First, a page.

Handbooks of Research on Public Policy series
Edited by Frank Fischer, Douglas Torgerson, Anna Durnová and Michael Orsini
Chapter 17: Politics and policy expertise: towards a political epistemology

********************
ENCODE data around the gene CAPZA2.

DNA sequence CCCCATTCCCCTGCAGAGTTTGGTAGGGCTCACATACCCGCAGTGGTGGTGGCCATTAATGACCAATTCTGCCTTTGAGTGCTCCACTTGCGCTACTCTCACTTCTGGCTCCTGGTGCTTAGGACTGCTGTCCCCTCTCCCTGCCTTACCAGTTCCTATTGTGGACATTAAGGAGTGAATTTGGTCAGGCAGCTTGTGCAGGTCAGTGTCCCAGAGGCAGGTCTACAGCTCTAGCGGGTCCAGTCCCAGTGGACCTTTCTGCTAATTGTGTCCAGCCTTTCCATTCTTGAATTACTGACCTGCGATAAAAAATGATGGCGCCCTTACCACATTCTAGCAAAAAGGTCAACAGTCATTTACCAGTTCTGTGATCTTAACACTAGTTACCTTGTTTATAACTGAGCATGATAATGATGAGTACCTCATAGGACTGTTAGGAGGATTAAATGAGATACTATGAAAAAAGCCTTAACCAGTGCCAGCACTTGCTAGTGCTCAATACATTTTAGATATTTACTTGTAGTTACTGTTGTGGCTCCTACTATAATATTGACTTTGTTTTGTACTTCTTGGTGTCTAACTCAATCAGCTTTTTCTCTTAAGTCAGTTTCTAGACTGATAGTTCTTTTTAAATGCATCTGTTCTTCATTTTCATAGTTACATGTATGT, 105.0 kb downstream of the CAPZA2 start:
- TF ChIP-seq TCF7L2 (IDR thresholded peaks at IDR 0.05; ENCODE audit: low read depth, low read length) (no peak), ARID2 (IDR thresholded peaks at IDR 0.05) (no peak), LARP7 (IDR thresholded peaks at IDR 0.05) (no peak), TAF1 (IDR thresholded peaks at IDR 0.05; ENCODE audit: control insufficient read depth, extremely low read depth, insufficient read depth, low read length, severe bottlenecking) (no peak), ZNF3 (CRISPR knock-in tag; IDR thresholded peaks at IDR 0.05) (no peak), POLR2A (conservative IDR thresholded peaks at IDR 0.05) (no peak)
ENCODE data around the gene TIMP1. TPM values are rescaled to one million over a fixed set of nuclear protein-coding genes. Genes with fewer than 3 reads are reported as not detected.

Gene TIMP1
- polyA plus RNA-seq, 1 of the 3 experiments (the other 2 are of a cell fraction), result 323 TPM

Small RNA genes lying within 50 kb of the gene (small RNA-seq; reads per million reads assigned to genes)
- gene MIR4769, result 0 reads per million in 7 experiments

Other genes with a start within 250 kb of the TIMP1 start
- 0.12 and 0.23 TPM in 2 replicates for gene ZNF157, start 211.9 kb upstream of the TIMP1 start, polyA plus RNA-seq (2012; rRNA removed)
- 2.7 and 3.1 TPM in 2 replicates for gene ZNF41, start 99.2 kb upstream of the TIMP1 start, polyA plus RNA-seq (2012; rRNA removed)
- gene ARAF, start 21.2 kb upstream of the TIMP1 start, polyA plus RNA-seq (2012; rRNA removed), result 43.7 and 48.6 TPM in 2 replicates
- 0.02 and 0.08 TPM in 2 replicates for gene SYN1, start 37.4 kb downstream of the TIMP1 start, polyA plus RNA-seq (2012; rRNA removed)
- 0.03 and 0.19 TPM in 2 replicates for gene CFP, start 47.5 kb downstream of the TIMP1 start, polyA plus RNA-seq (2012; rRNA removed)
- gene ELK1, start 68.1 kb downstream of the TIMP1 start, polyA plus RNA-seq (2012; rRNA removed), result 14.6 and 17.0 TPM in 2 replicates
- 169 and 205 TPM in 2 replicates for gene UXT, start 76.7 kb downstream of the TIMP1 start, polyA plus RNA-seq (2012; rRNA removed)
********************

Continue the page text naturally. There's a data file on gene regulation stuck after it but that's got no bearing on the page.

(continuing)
Confronted with complex dynamics such as global warming or food insecurities, decision-makers need to rely on the educated advice of specialists. At the same time, however, citizens question the role of expertise in society more than ever. Both tendencies can be observed: the expertization of democracy and the democratization of expertise. This chapter aims at critically exploring the relationships among science, policy and society. In taking up the problems and paradoxes of policy expertise, key questions are addressed: How is policy expertise generated, communicated and justified? How do cultural contexts shape and constrain the politics of policy expertise? How can we explain changes? To answer these questions the view of ‘political epistemology’ is adopted: Expertise is conceptualized as a nexus of authority attributions embedded in discursive and institutional cultures. It is also argued that in the post-national constellation these arrangements increasingly come under pressure. This opens up opportunities for a critical re-examination of public knowledge production.
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